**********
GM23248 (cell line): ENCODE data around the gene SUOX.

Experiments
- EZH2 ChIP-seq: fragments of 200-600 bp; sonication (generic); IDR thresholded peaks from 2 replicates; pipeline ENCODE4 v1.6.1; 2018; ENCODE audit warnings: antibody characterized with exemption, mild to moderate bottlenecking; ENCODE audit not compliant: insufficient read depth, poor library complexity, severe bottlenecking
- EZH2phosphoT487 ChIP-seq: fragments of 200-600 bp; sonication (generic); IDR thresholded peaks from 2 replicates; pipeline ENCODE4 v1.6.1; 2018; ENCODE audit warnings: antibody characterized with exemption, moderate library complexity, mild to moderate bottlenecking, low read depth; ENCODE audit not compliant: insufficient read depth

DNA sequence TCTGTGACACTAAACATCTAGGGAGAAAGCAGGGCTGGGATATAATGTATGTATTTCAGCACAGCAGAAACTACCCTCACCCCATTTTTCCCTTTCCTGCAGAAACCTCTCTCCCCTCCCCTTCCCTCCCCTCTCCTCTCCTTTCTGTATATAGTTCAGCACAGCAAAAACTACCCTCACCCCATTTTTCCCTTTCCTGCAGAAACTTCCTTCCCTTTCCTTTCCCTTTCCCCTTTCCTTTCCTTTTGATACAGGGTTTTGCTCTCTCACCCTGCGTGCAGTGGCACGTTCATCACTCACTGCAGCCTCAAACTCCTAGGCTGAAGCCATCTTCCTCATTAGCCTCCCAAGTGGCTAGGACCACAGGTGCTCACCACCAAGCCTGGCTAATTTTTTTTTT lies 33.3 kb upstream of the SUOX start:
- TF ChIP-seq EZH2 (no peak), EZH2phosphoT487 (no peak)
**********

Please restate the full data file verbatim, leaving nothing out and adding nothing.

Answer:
GM23248 (cell line): ENCODE data around the gene SUOX.

Experiments
- EZH2 ChIP-seq: fragments of 200-600 bp; sonication (generic); IDR thresholded peaks from 2 replicates; pipeline ENCODE4 v1.6.1; 2018; ENCODE audit warnings: antibody characterized with exemption, mild to moderate bottlenecking; ENCODE audit not compliant: insufficient read depth, poor library complexity, severe bottlenecking
- EZH2phosphoT487 ChIP-seq: fragments of 200-600 bp; sonication (generic); IDR thresholded peaks from 2 replicates; pipeline ENCODE4 v1.6.1; 2018; ENCODE audit warnings: antibody characterized with exemption, moderate library complexity, mild to moderate bottlenecking, low read depth; ENCODE audit not compliant: insufficient read depth

DNA sequence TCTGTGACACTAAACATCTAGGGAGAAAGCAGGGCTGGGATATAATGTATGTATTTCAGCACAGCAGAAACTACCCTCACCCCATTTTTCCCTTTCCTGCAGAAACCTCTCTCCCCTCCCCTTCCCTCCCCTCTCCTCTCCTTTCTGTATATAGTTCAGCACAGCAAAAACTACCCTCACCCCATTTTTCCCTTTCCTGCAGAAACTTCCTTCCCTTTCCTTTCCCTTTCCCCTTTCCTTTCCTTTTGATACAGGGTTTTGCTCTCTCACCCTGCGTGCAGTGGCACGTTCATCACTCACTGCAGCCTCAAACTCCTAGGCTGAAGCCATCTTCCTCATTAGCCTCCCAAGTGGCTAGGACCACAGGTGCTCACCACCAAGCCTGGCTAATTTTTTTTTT lies 33.3 kb upstream of the SUOX start:
- TF ChIP-seq EZH2 (no peak), EZH2phosphoT487 (no peak)